Has NZ lost its diplomacy mojo? - Geoff Keey
Has NZ lost its diplomacy mojo?
Submitted by Geoff Keey on Tue, 01/12/2009 - 12:25
After watching events unfold with the Commonwealth Heads of Government Meeting (CHOGM), I’m starting to wonder whether New Zealand has lost its foreign policy mojo.
First we had the bizarre comments from Foreign Affairs Minister Murray McCully. Saying that he didn’t want CHOGM taken over with “Copenhagen Issues” - after it was clear that Danish Prime Minister Lokke Rasmussen and United Nations Secretary General Ban Ki Moon were going - was not his best moment.
One person attending the Copenhagen climate change negotiations as part of a developing country delegation wrote to me after seeing the news story about Mr McCully’s comments:
“We knew the NZ govt priorities are pretty screwed but I wonder if he realises that he sounds just so ridiculous!”
And then, once John Key got to CHOGM there was the issue of funding to help poorer developing countries respond to climate change. Funding for developing countries is a critical part of securing a deal at Copenhagen. It’s something all countries agreed to in Bali two years ago. It was also going to be a major focus at CHOGM. It was a big priority for UK Prime Minister Gordon Brown and it was also unsurprisingly a big priority for the small, vulnerable, poor countries that make up the bulk of the Commonwealth.
Initially John Key wanted to restrict New Zealand’s assistance to the Government’s agricultural research plans, a programme that seems more about getting other countries to fund New Zealand’s research priorities than helping the poor vulnerable countries of the Commonwealth. But within a day he had changed his mind and put money on the table, although the amount is only about 4% of what Oxfam says it should be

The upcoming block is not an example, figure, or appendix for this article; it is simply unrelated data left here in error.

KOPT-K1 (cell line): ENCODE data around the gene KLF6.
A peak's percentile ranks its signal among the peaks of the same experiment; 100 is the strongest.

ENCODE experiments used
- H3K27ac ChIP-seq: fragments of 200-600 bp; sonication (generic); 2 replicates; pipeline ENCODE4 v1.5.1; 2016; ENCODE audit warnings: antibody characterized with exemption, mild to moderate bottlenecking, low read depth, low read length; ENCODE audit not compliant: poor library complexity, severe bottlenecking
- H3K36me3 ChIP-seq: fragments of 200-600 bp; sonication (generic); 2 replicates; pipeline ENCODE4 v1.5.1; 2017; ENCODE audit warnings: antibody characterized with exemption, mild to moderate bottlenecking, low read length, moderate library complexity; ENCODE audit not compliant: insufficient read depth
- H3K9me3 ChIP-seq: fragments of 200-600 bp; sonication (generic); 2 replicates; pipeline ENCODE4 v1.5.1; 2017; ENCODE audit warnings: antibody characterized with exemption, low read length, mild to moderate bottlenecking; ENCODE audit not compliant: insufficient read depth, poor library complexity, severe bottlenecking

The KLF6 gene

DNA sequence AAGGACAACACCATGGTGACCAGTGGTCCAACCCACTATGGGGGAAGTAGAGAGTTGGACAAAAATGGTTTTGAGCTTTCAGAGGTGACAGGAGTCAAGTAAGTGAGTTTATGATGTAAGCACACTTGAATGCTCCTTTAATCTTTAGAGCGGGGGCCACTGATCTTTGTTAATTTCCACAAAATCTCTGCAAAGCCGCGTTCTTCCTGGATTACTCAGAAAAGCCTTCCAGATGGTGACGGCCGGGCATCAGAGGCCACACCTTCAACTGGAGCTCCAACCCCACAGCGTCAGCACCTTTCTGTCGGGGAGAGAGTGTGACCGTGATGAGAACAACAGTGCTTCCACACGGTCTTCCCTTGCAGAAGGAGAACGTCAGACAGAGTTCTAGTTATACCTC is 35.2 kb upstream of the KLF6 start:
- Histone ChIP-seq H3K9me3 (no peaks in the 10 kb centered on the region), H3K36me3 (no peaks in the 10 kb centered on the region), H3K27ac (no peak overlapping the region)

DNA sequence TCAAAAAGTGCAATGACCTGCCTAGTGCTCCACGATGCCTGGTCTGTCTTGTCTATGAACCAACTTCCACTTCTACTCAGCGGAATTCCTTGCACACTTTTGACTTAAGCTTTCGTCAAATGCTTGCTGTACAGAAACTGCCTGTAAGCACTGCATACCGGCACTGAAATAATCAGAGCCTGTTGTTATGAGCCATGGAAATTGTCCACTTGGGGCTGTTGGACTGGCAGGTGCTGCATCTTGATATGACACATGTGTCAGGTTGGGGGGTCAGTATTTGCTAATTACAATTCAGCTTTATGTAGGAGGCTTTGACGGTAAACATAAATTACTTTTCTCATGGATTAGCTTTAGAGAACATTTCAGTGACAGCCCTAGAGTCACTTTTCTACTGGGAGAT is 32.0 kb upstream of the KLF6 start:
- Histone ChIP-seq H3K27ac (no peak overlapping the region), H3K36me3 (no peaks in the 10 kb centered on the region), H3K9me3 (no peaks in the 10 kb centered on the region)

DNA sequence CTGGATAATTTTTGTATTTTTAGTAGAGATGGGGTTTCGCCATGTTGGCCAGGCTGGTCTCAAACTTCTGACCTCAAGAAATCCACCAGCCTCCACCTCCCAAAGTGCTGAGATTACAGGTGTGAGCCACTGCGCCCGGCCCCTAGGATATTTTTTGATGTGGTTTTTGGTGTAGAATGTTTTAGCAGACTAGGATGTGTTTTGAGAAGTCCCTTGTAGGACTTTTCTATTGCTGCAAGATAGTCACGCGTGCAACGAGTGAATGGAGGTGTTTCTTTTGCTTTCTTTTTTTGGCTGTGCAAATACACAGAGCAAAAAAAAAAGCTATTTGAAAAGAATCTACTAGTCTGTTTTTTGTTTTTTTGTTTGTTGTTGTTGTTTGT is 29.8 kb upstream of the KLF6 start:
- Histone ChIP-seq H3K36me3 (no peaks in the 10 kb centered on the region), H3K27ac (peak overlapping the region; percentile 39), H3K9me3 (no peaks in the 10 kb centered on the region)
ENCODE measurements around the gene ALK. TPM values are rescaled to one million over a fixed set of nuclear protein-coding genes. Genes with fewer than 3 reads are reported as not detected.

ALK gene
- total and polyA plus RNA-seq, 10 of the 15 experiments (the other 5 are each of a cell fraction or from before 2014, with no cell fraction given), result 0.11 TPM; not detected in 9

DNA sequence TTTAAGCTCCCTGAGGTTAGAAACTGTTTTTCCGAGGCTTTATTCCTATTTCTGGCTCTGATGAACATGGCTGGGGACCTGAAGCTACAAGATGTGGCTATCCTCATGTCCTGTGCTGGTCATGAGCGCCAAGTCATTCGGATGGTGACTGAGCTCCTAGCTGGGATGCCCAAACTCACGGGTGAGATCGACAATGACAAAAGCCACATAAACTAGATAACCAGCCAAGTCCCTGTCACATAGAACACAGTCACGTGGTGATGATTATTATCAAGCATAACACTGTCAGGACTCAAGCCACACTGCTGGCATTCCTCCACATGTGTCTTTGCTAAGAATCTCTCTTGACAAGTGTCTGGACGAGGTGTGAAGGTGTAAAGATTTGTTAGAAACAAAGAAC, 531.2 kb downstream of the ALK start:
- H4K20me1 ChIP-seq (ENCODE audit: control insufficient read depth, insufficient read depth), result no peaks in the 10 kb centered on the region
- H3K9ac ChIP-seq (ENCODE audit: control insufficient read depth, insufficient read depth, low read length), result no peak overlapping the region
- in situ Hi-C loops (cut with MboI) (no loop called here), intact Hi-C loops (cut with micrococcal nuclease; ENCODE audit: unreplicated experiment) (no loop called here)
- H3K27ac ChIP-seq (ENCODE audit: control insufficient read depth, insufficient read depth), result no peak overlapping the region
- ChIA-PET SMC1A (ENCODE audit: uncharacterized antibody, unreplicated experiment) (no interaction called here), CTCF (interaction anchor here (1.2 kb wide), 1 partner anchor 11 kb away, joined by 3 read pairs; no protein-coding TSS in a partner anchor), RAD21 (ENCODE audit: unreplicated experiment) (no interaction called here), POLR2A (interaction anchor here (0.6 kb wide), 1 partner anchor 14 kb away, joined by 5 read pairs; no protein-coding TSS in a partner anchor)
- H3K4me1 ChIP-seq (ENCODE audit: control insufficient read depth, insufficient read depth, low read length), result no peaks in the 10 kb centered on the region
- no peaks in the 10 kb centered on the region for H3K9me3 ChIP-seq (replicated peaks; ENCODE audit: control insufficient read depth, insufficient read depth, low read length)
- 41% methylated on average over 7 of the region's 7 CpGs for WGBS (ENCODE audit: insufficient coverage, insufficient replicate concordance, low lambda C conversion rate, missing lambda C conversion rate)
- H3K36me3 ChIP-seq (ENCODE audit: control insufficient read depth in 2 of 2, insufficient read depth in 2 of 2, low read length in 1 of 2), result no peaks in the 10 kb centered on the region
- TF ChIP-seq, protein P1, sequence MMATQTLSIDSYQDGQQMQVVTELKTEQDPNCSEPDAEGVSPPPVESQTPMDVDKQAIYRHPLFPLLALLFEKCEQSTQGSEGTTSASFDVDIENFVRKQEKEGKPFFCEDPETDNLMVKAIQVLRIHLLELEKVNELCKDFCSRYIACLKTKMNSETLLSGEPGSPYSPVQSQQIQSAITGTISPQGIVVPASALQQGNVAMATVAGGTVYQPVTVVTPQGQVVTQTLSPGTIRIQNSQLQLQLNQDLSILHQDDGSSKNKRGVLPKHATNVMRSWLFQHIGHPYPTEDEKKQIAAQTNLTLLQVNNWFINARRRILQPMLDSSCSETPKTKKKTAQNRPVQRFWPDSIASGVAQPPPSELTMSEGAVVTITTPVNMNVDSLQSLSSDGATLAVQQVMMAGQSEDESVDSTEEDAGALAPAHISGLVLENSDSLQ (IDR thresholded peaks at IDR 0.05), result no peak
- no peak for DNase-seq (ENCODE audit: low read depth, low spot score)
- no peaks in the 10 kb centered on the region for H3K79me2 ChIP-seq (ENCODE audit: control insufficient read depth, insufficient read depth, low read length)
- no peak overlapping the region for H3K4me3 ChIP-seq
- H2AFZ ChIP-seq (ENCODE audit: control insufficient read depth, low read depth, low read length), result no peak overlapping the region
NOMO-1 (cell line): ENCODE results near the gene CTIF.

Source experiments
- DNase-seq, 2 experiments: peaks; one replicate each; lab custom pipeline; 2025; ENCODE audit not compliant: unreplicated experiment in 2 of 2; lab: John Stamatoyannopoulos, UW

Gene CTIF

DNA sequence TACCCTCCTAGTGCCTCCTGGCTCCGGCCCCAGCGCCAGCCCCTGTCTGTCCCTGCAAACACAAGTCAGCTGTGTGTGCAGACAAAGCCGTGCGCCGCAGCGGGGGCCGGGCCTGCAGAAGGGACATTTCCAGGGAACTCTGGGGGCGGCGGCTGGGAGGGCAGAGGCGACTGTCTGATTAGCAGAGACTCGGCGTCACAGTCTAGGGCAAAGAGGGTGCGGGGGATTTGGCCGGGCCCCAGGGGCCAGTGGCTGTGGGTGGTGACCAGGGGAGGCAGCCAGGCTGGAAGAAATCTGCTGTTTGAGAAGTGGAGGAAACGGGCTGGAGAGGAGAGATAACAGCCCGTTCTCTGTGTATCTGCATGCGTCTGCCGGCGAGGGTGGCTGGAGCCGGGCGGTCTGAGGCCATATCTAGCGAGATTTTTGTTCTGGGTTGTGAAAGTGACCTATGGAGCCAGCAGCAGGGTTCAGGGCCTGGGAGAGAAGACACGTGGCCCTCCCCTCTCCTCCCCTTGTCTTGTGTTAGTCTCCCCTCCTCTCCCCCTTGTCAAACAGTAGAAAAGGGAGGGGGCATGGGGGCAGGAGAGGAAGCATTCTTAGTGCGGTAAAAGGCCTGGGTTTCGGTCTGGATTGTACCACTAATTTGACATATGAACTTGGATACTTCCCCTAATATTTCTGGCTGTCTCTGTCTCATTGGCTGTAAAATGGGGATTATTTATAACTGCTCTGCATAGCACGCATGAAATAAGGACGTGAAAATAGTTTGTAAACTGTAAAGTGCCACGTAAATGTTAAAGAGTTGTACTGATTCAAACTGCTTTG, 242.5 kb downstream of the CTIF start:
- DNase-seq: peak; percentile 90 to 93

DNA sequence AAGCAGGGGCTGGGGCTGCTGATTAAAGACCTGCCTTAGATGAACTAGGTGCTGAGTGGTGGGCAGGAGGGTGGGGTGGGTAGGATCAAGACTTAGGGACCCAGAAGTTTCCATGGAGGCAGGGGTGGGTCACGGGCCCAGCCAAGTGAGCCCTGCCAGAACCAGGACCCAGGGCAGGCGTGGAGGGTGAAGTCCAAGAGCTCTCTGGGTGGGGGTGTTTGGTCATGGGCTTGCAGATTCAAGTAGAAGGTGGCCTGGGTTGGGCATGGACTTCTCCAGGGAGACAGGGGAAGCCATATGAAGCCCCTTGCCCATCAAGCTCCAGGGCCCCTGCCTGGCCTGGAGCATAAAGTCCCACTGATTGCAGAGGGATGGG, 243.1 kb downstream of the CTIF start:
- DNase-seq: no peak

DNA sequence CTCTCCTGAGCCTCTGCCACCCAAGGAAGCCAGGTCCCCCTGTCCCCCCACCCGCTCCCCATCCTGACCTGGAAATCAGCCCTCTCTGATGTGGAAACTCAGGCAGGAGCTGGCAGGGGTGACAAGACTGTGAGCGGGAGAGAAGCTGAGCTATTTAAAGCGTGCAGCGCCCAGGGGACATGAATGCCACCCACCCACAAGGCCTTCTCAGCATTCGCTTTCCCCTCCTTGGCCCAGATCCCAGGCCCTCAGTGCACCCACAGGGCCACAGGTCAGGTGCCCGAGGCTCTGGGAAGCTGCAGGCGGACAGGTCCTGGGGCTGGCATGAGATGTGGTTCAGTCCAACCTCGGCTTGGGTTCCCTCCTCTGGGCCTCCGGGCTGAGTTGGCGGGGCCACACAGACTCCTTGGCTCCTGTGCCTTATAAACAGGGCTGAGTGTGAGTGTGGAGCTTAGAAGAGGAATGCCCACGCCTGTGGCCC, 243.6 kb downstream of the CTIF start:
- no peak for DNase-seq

So what caused John Key to make the u-turn and say that climate change talks in Copenhagen next month will fail unless wealthy countries agree to a fund to compensate developing countries?
seems that UK newspaper The Guardian has the answer in an
interesting report on the behind the scenes diplomacy.
They have revealed UK Prime Minister Gordon Brown had to talk Canadian climate laggard and ‘bad boy’ Stephen Harper into persuading a reluctant John Key. Presumably, Gordon Brown had given up on persuading John Key himself. None of this is smart diplomacy. It’s one thing to negotiate hard on behalf of your country, its something else to be dragged into public u-turns by other heads of state.
One can only image what Gordon Brown must have thought of having to go to a climate laggard like Stephen Harper to persuade John Key to do the right thing. And remember, it’s Gordon Brown’s government that’s resisting plans by France for the EU to tax products from countries like New Zealand that fail to take real action on climate change.
Now I see that John Key’s stubborn refusal to go to Copenhagen is crumbling, just like his refusal to help developing countries with finance. A Johnny-come-lately perhaps?